What an Apples to Oranges comparison that is!

MySpace:


Doesn't provide Internet Email (you can leave comments and send messages to other MySpace users, but that's it).

Is filled with advertising.

Has no capability to sychronize bookmarks or address books (although you can import Hotmail address books for the purpose of locating your contacts MySpace accounts).

Has no file storage.

Has no privacy (practically everything you do is on a publically accessable page) because their business model depends on it.


In short, MySpace does few if any of the things .Mac does. They're pretty much two completely different products.

Maybe the reason Apple wants no part of the MySpace thing is MySpace has no steady revenue! They are a dot-com in the classic sense: give something away for free, pay humongous bandwidth fees, and hope for traffic volume to increase enough that advertising offers come along to support the mess.

I didn't get a .Mac account to see advertising when I'm reading my email, if I did I would just use my Yahoo address for everything. I wanted an IMAP account for its benefits, too.

Zazaban
Aug 5, 2006, 02:31 PM
Well, i've created a webpage on iWeb, but i'm yet to upload it. I'm waiting untill I get .mac. :cool:

.mac should be free. Completely and totally free.

With a combination of Flickr, Blogger, YouTube, Box.net, Gmail, and Google Browser Sync, I can do just about everything .mac does for free. With the advent of MySpace, everyone has a free place to share all their images, videos, and thoughts.

By sticking to this ridiculous .mac subscription thing, Apple is getting so totally screwed. I doubt that .mac is really not giving anyone a reason to switch. But if it was free, like all the other free services, you totally need to buy a Mac to do all this awesome stuff.

If I have to pay $79 a year to keep iLife updated, the stuff I get to do with iLife should be included in the price. And if Apple can do all that Web 2.0 stuff better and more integrated than everyone else, then every update of iLife will fly off the shelves.

Fine -- charge a subscription for extra storage and extra features. Flickr Pro gets you UNLIMITED storage for $25/year. Beat that, Apple.

While I like the idea of a .mac Server so one can roll their own -- a preferences pane that sets up imap, webdav, the synchronizing features, and the remote access features -- the sort of person who would want that probably knows how to read even the nerdiest of posts at MacOSXHints and could roll their own.

Sorry to be so cynical -- I love my Mac so much I could have sex with it -- but the whole .mac model just pisses me off.

I agree. One of the reasons I don't have .mac is the price.

thedbp
Aug 5, 2006, 08:19 PM
I know Apple has a huge love affair with .Mac, it is their service after all so why shouldn't they? But I would be impressed and pleased if they allowed me to use .Mac features without .Mac. If I could install a .Mac server app on my server to sync stuff that would be amazing.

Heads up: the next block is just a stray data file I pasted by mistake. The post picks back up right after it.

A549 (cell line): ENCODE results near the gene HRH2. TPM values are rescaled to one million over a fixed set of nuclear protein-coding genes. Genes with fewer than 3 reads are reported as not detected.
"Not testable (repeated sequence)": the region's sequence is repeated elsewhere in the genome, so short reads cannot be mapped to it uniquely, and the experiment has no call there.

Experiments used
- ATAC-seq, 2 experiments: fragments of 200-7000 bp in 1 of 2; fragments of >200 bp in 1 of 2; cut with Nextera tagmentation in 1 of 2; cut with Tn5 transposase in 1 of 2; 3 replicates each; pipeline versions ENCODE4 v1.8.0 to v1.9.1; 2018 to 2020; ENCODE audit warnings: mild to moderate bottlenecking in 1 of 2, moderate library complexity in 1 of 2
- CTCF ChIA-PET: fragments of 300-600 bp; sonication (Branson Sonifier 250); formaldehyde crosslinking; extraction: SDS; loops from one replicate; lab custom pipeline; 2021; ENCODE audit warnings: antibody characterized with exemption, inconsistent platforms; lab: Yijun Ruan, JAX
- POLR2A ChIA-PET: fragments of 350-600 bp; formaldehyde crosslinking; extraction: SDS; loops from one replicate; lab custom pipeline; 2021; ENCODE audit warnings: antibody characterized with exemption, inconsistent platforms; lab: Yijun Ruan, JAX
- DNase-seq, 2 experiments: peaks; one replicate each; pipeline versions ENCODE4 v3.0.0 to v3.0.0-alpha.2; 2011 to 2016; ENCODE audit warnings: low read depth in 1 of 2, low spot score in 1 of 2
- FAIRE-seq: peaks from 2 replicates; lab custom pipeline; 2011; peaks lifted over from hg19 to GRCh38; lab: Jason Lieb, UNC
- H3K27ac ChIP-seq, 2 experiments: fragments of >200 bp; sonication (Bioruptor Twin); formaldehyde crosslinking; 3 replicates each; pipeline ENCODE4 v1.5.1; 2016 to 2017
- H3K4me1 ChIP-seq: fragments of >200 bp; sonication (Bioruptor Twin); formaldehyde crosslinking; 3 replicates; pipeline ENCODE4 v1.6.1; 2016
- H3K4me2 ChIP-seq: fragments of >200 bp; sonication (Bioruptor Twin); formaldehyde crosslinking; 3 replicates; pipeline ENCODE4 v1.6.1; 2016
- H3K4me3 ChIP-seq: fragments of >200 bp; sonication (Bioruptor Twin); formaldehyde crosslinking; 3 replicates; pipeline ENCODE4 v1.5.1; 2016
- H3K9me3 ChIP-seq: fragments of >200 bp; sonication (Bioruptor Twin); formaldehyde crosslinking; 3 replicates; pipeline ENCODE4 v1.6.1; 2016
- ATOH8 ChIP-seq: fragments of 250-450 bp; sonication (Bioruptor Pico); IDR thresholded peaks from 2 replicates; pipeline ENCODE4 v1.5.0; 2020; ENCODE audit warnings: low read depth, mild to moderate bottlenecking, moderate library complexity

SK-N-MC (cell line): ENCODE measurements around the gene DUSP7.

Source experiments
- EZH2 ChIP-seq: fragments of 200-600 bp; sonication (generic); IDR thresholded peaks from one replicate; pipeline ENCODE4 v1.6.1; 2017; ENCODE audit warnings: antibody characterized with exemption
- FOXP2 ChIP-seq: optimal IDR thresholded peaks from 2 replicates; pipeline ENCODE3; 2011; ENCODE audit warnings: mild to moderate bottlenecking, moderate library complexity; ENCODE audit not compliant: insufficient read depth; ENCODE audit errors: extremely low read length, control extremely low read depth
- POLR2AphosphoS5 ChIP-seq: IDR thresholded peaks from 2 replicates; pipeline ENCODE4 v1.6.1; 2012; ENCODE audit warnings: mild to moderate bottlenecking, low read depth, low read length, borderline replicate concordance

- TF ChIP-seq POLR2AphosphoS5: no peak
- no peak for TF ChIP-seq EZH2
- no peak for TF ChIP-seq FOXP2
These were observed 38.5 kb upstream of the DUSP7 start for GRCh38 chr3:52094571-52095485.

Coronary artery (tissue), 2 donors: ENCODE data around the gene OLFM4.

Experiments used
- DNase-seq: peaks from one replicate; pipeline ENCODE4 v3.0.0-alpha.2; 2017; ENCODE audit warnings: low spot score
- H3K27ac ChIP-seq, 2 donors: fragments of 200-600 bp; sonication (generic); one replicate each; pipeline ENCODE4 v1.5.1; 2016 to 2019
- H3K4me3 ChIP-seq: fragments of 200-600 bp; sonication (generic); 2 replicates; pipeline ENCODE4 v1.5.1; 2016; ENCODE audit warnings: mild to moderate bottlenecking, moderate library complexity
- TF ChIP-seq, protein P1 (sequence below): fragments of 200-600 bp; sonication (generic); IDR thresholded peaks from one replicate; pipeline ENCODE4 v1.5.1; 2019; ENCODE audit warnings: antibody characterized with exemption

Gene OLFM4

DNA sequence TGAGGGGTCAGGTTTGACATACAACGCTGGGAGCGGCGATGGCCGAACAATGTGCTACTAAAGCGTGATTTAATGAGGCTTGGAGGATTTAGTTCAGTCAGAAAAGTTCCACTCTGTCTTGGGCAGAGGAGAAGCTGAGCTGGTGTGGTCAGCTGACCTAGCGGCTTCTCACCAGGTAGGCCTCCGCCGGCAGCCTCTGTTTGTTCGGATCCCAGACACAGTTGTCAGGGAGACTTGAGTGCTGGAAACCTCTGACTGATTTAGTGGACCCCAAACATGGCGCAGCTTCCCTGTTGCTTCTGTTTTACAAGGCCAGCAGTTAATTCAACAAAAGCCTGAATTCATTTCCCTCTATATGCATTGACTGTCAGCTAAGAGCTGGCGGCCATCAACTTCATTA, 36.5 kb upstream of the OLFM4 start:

All you need is a simple WebDAV server.
For Backup: http://www.drijf.net/dototto/
For iCal: http://www.gregwestin.com/webdav_for_ical.php
For a general .Mac WebDAV server: http://www.drijf.net/dototto/wwwmac.html

Google is your friend.

I also wish they would incorporate a built-in FTP so I could use it on my own web page and not just .Mac.
You can... Select Publish to Folder, then copy those files to your server. Easy as pie.

As always, its best to RTFM.

thedbp
Aug 5, 2006, 08:24 PM
I agree 100%. Mail.app has caught about 33% of the junk coming into my inbox since July 7. Since July 7, 19 of the 35 junk messages I have on 3 accounts, have been from .Mac.
So I'm not the only one who noticed this? I've been junk mail free for YEARS with .Mac, am VERY careful about where I use my actual address, but for some reason out of the blue, I started getting about 5-15 spams a week since early July. Veddy interestink...

thedbp
Aug 5, 2006, 08:30 PM
I think many people are forgetting the other things .Mac offers:

Tons of free GarageBand loops, samples, etc.

Free/Discounted software offers from 3rd parties

Multimedia training for the OS and a ton of built-in apps and iLife (GREAT for switchers!)

Easy to use web publishing that integrates with your content creation apps

Easy to use, automatic off-site backup

Computer to computer sync of information

Access to bookmarks, address book, mail, calendar any ANY internet-connected device

..... now, I know you could do many of these things using services from a ton of different providers, setting up your own servers, etc. etc. But most normal people don't have the time or inclination. Most people just want it to be easy and have it work. Besides, $99 a year ISN'T THAT MUCH. For someone with not a lot of time on their hands to learn 10 different services for 10 different things and copy/paste content manually between services is simply NOT AN OPTION.

It all comes down to ease of use. Same reason why the iPod reigns over players with more features/lower price. Weird that even Mac fans don't get that yet.

blakbyrd
Aug 5, 2006, 10:14 PM
Weird... I haven't had any issues.
Ditto.